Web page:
David Bowie Predicted The Rise Of Music Streaming Services Before Anyone Else

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Early Monday morning, the world learned that legendary Rock icon, David Bowie, passed away at the age of 69 following a private battle with cancer. The loss of this legendary musical figure has been felt all over the music industry with artists from many genres expressing their love for Bowie, as well as their sympathy and condolences for his family. But not only was Bowie beloved for the fantastic art he created, he was also a major proponent of artists’ rights in the music industry, and, in a 2002 interview with the New York Times, he may have prognosticated the present state of the music industry and the streaming services that are the main sources of music today.

Bowie predicted in that NYT interview that “music itself is going to become like running water or electricity,” services paid for monthly that are very similar to the current business models of Spotify and Apple Music. The icon also predicted the battles some musicians, like Taylor Swift and Adele, are having today with those services when it comes to music rights and royalties. He was also ahead of the curve when it comes to investment businesses like Kickstarter. In 1997, he started “Bowie Bonds,” which allowed people to invest money in his music in exchange for future royalty payments from said music. It was a boon for Bowie as he raised $55 million from the bonds, giving him a large sum of cash upfront instead of waiting for the slower and smaller payments from his royalties in the future.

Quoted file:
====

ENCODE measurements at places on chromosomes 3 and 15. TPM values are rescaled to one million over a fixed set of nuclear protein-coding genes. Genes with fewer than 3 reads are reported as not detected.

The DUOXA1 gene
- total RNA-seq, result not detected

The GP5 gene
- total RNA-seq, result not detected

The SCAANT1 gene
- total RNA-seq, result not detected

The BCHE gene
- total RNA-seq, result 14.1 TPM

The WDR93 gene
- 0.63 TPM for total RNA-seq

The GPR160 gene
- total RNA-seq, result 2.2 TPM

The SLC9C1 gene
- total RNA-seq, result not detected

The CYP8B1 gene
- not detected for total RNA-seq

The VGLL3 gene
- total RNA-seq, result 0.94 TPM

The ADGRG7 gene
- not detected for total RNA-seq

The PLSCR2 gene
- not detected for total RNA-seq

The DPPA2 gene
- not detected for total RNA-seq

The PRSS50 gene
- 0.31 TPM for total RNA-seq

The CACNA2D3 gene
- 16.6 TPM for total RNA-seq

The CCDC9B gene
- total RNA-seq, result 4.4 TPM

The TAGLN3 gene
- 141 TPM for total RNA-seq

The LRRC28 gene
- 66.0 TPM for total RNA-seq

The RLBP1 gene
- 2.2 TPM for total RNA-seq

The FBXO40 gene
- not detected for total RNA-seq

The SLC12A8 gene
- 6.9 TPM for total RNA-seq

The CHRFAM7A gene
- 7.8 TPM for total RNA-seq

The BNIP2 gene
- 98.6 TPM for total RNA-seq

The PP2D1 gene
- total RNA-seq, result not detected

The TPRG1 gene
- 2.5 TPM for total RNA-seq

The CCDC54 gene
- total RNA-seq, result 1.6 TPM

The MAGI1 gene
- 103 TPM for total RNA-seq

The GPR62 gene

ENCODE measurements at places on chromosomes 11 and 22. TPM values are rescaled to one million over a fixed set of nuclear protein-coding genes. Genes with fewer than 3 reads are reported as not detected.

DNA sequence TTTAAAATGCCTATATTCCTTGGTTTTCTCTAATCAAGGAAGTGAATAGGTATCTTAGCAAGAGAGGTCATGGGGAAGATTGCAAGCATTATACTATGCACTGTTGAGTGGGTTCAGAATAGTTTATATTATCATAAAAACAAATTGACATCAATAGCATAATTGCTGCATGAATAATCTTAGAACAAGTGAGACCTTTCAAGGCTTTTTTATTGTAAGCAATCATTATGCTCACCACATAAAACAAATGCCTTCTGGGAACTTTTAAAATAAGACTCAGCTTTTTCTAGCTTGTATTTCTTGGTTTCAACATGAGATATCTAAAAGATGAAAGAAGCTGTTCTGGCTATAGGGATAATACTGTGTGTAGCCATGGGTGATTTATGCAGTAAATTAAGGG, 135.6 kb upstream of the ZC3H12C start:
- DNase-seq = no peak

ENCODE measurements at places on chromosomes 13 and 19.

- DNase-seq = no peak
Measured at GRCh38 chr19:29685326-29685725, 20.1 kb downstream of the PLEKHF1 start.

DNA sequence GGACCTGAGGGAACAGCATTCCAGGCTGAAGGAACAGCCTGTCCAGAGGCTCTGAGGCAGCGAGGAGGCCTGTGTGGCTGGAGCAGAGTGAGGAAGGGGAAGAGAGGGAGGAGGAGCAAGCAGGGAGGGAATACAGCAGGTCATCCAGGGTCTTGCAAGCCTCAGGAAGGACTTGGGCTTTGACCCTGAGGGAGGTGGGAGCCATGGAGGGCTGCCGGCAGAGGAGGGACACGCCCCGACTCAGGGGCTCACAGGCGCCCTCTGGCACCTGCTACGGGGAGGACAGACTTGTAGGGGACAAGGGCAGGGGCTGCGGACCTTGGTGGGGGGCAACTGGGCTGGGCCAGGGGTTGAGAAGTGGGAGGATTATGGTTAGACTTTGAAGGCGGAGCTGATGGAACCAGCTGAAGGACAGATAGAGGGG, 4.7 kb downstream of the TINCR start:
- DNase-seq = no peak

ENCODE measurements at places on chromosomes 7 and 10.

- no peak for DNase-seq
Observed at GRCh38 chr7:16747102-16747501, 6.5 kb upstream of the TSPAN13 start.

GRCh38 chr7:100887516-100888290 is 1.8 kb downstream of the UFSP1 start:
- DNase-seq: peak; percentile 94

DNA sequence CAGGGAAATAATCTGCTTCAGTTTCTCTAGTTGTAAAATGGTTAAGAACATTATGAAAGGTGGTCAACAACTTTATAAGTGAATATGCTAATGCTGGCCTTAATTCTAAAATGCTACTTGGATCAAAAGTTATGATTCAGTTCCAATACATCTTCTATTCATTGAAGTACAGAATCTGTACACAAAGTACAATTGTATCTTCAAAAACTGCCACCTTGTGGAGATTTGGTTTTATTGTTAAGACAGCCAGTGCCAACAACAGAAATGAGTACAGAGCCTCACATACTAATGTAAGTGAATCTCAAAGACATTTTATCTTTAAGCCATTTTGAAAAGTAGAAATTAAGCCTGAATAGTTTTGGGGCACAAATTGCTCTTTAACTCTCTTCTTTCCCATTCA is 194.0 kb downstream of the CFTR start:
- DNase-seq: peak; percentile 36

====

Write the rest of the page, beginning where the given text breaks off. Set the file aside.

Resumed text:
In the business side of music, he was an innovator and remained ahead of the curve of all problems that artists continue to face today. These ideas and predictions confirm that, just like his music, Bowie wasn’t just thinking about the future, he was living in it.

(via Mashable)